It’s surprising to hear Bruno Herdeiro say: “In the last couple of weeks, things have been going really, really well.”

This is a man who two weeks ago saw Scalesceugh Hall, the Edwardian mansion he has spent much of the past two years renovating, ravaged by fire. His adjoining home was badly damaged. But Bruno, like his wife Anita, looks on the bright side.

“I’m probably as positive as one could be, given the circumstances,” he says. “After the really bad night, we’ve been super lucky. Things have gone badly but they could have gone extremely badly.

“The other houses in the grounds were not affected. If it had been in winter, if we had had some frost, the hall would have crumbled because of the temperature differential. It would have cooled down too quickly.

“It happened mostly internally. If it had gone to the outside we would have lost the building. The stars have aligned for us in being able to save the building.

“There’s a good chance we’ll be able to get it watertight in record time. I’m told there is no precedent in the UK for a building of this size that has been fire-damaged to this extent to be rebuilt in less than 15 months. We want to do it in six months.”

Bruno and Anita bought Scalesceugh Hall, three miles south of Carlisle on the A6, three years ago. They saved it from dereliction. It was to be the centrepiece of their innovative over-55s’ residential development.

Thirteen homes have been built in the grounds. The hall was to be converted into flats with a ballroom and a library. Now they are looking no further than saving it. The vast structure to be repaired, including a new roof and 144 specially manufactured windows, by next April.

“We’ll have a big vinyl cover around the façades. We want to drop that and have the building looking stunning again, for you not to have known that the fire had happened. Like-for-like restoration of the key elevations. And we’re trying to find the biggest marquees in the region. Two big marquees to celebrate. I want everyone to come.”

Anita adds: “And show our gratitude for the help. We always knew that Cumbria was quite special. We’ve had cards from people we don’t know. For me and the children it’s been quite an experience.”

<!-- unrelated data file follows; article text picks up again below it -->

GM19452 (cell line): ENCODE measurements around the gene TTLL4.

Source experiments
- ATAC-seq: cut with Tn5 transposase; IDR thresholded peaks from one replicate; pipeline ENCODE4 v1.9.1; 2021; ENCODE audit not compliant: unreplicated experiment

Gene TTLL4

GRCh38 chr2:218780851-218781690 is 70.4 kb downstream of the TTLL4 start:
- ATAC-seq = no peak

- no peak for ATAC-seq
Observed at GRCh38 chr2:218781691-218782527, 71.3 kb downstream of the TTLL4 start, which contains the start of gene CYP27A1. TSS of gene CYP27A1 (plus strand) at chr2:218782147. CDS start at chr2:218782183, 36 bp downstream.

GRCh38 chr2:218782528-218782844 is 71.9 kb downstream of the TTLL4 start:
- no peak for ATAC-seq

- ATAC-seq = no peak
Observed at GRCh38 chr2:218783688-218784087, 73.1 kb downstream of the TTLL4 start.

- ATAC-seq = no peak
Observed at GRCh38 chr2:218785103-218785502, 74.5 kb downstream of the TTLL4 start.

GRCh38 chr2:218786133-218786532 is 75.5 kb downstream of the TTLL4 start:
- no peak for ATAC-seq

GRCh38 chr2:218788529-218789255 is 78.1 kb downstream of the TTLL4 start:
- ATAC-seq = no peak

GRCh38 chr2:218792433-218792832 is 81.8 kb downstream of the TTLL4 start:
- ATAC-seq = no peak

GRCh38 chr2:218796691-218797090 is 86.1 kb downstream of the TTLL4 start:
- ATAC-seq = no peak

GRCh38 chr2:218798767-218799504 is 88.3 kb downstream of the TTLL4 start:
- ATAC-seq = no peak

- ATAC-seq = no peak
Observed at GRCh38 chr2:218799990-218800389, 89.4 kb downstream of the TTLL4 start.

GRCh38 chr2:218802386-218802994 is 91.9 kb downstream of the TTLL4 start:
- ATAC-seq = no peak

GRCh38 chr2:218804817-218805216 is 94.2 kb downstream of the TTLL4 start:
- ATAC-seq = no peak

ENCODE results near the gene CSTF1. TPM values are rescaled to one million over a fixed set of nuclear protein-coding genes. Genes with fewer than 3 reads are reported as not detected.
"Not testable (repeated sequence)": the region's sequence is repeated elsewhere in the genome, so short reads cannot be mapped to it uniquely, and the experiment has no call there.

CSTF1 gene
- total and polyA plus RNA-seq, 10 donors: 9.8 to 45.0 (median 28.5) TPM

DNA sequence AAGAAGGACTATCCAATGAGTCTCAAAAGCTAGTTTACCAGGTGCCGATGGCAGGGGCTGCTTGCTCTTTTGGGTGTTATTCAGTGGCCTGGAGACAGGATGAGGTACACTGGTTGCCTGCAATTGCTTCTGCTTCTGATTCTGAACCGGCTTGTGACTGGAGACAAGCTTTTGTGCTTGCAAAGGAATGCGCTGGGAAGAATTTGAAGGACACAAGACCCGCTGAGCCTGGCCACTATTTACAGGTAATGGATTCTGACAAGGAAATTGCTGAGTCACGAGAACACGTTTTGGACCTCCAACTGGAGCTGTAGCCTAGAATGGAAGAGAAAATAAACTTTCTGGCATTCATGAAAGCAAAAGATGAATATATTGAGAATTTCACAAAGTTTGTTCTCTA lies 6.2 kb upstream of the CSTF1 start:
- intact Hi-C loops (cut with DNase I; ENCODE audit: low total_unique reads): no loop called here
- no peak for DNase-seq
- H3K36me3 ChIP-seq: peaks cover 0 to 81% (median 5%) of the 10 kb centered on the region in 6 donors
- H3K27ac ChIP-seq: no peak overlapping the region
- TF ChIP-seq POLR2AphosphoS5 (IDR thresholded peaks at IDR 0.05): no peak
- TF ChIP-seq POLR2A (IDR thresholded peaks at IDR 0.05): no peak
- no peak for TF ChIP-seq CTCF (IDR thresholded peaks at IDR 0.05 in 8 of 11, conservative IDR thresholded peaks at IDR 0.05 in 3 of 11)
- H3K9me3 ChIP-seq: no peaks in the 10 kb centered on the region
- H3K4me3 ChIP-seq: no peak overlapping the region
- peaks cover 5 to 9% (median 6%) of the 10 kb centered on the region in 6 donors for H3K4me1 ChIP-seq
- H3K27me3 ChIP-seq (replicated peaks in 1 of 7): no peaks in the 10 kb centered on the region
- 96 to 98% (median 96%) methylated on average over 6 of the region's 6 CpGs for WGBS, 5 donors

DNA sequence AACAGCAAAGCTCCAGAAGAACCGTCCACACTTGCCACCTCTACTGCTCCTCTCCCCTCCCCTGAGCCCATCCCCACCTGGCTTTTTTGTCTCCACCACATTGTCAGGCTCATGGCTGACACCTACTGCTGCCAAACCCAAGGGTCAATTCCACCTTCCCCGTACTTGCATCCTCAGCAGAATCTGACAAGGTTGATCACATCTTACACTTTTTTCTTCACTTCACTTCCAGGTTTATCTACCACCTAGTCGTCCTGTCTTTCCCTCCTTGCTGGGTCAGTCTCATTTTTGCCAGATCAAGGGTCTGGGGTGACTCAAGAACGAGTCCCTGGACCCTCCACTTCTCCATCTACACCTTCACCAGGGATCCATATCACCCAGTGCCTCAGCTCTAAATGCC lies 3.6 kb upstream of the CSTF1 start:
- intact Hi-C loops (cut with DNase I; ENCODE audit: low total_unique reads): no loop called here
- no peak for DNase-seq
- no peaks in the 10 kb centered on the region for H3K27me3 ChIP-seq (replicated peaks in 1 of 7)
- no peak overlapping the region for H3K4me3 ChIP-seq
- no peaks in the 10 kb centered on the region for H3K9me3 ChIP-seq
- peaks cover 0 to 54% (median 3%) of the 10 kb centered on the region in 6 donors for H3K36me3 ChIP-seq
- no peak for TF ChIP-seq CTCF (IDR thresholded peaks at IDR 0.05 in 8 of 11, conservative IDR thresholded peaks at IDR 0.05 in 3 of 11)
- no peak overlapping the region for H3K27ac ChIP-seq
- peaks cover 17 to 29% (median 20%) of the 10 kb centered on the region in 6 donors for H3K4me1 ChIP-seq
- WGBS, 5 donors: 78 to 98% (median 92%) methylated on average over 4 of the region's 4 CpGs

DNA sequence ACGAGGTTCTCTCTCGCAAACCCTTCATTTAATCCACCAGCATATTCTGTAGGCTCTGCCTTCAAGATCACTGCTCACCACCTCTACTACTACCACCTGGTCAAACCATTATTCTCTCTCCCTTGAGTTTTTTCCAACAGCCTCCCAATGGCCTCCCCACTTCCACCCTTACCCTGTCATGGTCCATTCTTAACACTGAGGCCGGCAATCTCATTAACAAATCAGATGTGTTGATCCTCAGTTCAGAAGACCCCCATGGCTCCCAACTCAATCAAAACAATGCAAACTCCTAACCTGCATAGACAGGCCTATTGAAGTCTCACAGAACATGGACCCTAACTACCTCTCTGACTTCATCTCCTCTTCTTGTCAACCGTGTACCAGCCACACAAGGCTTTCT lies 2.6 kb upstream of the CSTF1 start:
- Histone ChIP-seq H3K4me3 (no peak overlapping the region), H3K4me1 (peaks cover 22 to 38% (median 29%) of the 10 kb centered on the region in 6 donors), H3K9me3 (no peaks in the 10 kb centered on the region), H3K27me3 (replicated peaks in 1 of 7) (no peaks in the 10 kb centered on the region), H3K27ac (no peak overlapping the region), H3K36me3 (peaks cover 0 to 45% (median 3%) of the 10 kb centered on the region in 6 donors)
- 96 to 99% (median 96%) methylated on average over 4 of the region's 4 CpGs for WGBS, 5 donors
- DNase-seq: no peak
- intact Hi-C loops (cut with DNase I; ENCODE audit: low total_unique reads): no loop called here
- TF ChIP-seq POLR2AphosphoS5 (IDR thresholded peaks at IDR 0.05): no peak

They have four children under 10: another responsibility in this challenging time. Anita praises their school, and the neighbours and fellow parents who have made them food, washed the soot off the walls of their fire-damaged home, plastered walls, painted doors.

Bruno says: “We lost probably 50 per cent of what we had. Everything in the kitchen and living room has burned. We travelled around the world together. We liked to buy some memories that were important to us. All of those have gone. That’s life – it’s fine.”

His and Anita’s backgrounds help to explain their resilience and their sense of perspective. Bruno led the team which created Save the Children’s 10-year global plan. Anita, a GP, worked for the Red Cross in Sri Lanka after the 2004 Indian Ocean tsunami.

“What we’ve learned is all about problem-solving in a different context,” says Anita. “Getting people safety and warmth and getting them emotionally better so they can engage with recovery. I just go into default mode. Especially for the children. You’ve got to. I’m 100 per cent sure that our backgrounds put life into perspective as well. Of course things were lost. But we can rebuild that.”

“Straight afterwards, it was really scary,” adds Bruno. “But right now we don’t have the luxury to have an emotional perspective. We have to be practical. And we have got to lead by example. Right now we have to inspire everyone, or the energy levels drop. And what happens is what happens to every other building.”

Their determination to act quickly to save Scalesceugh Hall means they are using their savings to pay for the substantial rebuild rather than wait to see if insurance will foot the bill.

On the cause of the fire, Bruno says: “We’re still waiting on the investigation. The natural assumption is an electrical fault, but we don’t know.

“We are doing all the wrong things from an insurance perspective. You have to go through a lengthy process of following protocols. We are committed to saving the building. There’s a very narrow window in which to do that. The building needs to be watertight as soon as possible. It has been punished enough.

“The risk to the building increases the longer it takes. We are driving the process. Whether that will cost us an enormous amount of money, I don’t know. We’re working on the assumption that we won’t get anything back.”

Anita says they also owe it to those who have bought houses in the grounds to act quickly. “People would have said ‘I didn’t sign up to live next to a ruin.’ People recognise that we can get organised. We stick to what we say we will deliver. I’ve seen what can go wrong if you’re not organised.”

Bruno says: “In 20 years’ time, I want to look at this and say it was a bump. It’s one we won’t forget. But it’s not going to fundamentally change what we are doing.

“We are a man and woman on a mission.”